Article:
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Sally Harrington
Media Relations Office

March 19, 2007
Students Ready To "Rack 'N' Roll" At Robotics Competition
CLEVELAND -- The sixth annual FIRST (an acronym for "For Inspiration and Recognition of Science and Technology") Buckeye Regional Robotics Competition will take place at the Cleveland State University Wolstein Center in Cleveland on March 22-24. This intense, exciting, fast-paced event is open to the public at no charge.

Hundreds of high school students on 59 teams from Greater Cleveland and elsewhere in Ohio, as well as Michigan, Indiana, Pennsylvania, New York, Wisconsin, Puerto Rico and Canada will participate in this year's game, "Rack 'n' Roll."

While this competition is not your usual sporting event, it involves all the elements of a traditional sports team -- dexterity, skill, strategy for winning and working as a team. It combines the excitement of sport with science and technology to create a unique sport for the mind.

After a day of practice rounds to get the kinks out of their robots, qualifying matches will be played all day Friday and Saturday morning. Saturday afternoon the final rounds determine the Buckeye Regional champion.

Each match will start with a 15-second autonomous period during which the robots move according to previous programming. During the remaining two minutes, they will be remotely guided by the students. The robots will scurry around the field scoring points for their side and deterring the opponent by placing various colored flotation rings on a structure in the center of the field containing 24 "spider legs."

Each year the game, scoring, playing field and strategy change, assuring that veteran and rookie teams alike will have an even chance to become the champion. After learning that information in January, each team receives an identical kit of parts from which to build their robot. They have only six weeks to do so -- a demonstration of their science, mathematics and technology skills.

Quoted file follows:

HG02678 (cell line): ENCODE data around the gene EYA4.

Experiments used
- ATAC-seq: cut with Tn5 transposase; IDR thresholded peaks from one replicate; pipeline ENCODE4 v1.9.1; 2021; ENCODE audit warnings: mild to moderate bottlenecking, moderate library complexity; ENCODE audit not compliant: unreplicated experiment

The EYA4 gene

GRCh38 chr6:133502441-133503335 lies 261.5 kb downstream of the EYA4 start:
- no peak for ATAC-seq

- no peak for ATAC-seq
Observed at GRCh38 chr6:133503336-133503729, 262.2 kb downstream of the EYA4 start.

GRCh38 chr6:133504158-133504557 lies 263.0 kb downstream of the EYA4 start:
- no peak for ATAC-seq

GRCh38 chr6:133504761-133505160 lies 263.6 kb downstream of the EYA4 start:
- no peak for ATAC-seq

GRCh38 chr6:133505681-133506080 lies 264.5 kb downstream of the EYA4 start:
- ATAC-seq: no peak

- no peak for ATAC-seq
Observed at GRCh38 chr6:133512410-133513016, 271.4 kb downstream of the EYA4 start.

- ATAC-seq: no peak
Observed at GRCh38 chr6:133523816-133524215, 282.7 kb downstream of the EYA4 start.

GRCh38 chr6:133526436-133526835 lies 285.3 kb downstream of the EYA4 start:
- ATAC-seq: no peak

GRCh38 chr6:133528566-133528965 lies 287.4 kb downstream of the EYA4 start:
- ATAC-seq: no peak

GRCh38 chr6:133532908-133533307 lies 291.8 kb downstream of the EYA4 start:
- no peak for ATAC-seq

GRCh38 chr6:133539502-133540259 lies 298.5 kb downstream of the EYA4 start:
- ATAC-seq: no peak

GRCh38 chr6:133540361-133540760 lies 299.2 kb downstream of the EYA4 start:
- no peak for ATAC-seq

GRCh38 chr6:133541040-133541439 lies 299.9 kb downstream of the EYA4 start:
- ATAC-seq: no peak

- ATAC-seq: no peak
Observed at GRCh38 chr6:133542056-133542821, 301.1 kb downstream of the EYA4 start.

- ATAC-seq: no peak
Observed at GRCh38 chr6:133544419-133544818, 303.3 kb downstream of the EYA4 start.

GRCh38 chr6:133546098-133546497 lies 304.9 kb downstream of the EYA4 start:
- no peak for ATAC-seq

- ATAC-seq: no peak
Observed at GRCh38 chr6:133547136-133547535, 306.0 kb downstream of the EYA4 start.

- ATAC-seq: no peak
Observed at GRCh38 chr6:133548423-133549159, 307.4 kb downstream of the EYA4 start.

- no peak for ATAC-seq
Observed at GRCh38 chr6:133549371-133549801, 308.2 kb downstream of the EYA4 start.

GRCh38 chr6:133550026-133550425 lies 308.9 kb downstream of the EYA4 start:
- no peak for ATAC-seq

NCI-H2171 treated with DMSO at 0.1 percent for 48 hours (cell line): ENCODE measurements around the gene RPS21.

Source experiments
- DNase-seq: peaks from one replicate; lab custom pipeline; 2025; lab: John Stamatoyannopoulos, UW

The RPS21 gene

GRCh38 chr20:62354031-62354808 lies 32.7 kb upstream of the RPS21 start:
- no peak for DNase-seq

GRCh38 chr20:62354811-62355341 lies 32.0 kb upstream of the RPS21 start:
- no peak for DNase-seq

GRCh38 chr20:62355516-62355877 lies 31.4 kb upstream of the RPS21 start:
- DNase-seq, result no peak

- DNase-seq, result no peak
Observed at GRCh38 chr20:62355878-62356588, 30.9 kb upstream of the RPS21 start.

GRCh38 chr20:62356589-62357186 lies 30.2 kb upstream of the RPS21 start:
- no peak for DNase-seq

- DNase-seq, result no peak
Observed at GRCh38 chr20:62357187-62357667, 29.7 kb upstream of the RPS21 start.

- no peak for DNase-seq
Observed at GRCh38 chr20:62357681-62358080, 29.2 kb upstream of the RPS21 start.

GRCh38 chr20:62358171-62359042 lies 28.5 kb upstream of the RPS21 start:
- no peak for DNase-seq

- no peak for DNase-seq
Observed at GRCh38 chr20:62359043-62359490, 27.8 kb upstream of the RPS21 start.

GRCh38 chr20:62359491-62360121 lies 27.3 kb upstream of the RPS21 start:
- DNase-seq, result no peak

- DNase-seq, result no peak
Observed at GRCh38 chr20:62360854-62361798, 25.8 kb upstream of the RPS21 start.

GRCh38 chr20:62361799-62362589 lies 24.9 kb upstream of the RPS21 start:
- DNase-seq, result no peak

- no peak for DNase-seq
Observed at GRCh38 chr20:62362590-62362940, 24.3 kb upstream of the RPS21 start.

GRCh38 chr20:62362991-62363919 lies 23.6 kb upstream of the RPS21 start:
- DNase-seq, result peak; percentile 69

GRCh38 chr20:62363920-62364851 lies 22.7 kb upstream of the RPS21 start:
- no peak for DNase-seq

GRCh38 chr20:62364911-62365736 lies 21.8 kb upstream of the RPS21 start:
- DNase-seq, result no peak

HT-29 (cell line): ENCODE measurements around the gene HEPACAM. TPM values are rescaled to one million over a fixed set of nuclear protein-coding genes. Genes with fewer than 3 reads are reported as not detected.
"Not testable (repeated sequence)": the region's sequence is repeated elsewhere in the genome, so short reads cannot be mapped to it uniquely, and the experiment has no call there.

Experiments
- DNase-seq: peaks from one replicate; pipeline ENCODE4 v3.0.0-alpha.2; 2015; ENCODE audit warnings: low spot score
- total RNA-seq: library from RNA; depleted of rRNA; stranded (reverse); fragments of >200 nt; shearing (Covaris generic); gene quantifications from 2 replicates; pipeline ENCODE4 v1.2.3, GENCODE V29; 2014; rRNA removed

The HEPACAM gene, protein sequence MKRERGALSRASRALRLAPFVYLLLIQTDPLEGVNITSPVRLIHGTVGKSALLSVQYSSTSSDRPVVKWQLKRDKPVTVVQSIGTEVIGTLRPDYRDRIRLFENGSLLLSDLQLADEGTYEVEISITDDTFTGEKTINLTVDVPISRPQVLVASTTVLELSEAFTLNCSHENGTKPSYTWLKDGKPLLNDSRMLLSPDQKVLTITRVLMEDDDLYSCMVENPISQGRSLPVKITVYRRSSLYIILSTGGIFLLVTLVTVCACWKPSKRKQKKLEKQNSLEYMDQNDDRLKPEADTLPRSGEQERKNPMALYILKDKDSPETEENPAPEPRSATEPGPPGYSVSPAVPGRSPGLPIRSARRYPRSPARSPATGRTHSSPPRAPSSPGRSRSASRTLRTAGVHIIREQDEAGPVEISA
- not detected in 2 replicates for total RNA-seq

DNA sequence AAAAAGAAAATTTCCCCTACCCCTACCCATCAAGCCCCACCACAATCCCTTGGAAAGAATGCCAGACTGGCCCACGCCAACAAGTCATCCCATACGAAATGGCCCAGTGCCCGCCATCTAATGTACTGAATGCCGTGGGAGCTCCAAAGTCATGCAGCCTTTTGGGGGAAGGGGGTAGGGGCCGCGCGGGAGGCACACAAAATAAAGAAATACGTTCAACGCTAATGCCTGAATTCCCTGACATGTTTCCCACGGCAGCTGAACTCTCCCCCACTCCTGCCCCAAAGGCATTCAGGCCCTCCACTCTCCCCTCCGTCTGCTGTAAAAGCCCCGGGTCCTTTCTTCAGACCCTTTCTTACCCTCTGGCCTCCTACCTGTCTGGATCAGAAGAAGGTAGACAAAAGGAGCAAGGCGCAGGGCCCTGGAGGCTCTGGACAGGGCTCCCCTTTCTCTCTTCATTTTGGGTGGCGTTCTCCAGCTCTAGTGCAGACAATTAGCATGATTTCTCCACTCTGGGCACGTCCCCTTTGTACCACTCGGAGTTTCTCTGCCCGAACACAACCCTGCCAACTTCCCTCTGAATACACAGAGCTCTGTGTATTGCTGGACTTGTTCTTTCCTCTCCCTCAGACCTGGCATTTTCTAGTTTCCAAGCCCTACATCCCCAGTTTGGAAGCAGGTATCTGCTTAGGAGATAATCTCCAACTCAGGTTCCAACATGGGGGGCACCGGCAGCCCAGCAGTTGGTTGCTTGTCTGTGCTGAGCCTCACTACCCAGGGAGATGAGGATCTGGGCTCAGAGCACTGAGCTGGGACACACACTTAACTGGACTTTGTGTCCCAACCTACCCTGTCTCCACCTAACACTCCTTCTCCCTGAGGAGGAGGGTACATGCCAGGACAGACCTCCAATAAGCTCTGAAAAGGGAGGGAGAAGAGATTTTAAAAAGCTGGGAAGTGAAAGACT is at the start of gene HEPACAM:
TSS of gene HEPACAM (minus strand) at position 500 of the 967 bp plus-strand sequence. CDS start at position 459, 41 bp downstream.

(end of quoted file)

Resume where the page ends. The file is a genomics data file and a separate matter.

Teaming with professionals from sponsoring corporations, colleges and government agencies, the young people learn to solve an engineering design problem in an intense and competitive way. Working side-by-side with their mentors, the students gain knowledge of and experience in teamwork and time management and develop mentoring skills and self-confidence. This meaningful involvement with adults is an essential component for developing young people's potential.

There are no losers in the FIRST Robotics Competition. Whether teams win or lose the matches, they can still receive awards based on their overall performance, including problem solving, innovation, teamwork, community engagement, and fostering greater levels of respect and honor for science and technology.

NASA's Educational Programs Office through NASA's Glenn Research Center partnered with the Jennings Foundation, the Gund Foundation, and the Nord Family Foundation to provide financial support to 20 teams participating in the Buckeye Regional. Teams also received monetary support from corporate sponsors in their local areas. NASA's support of FIRST is part of its goal to inspire the next generation of explorers to take up the Vision for Space Exploration.

FIRST is supported by a strong network of national corporations, educational institutions and professional institutions. Locally, over 28 sponsors representing business, industry, academia and foundations joined Glenn Research Center in making the Buckeye Regional possible.

Knowing there are great opportunities for young people to build successful careers in science and technology, inventor Dean Kamen created FIRST to inspire students to pursue careers in those fields. It is FIRST's hope that these students' interest and participation in science and technology will help them succeed in life and benefit society.

Further information on the Buckeye Regional can be found at:

For information about the FIRST Robotics competition, go to:

For more information on NASA and agency programs on the web, visit:


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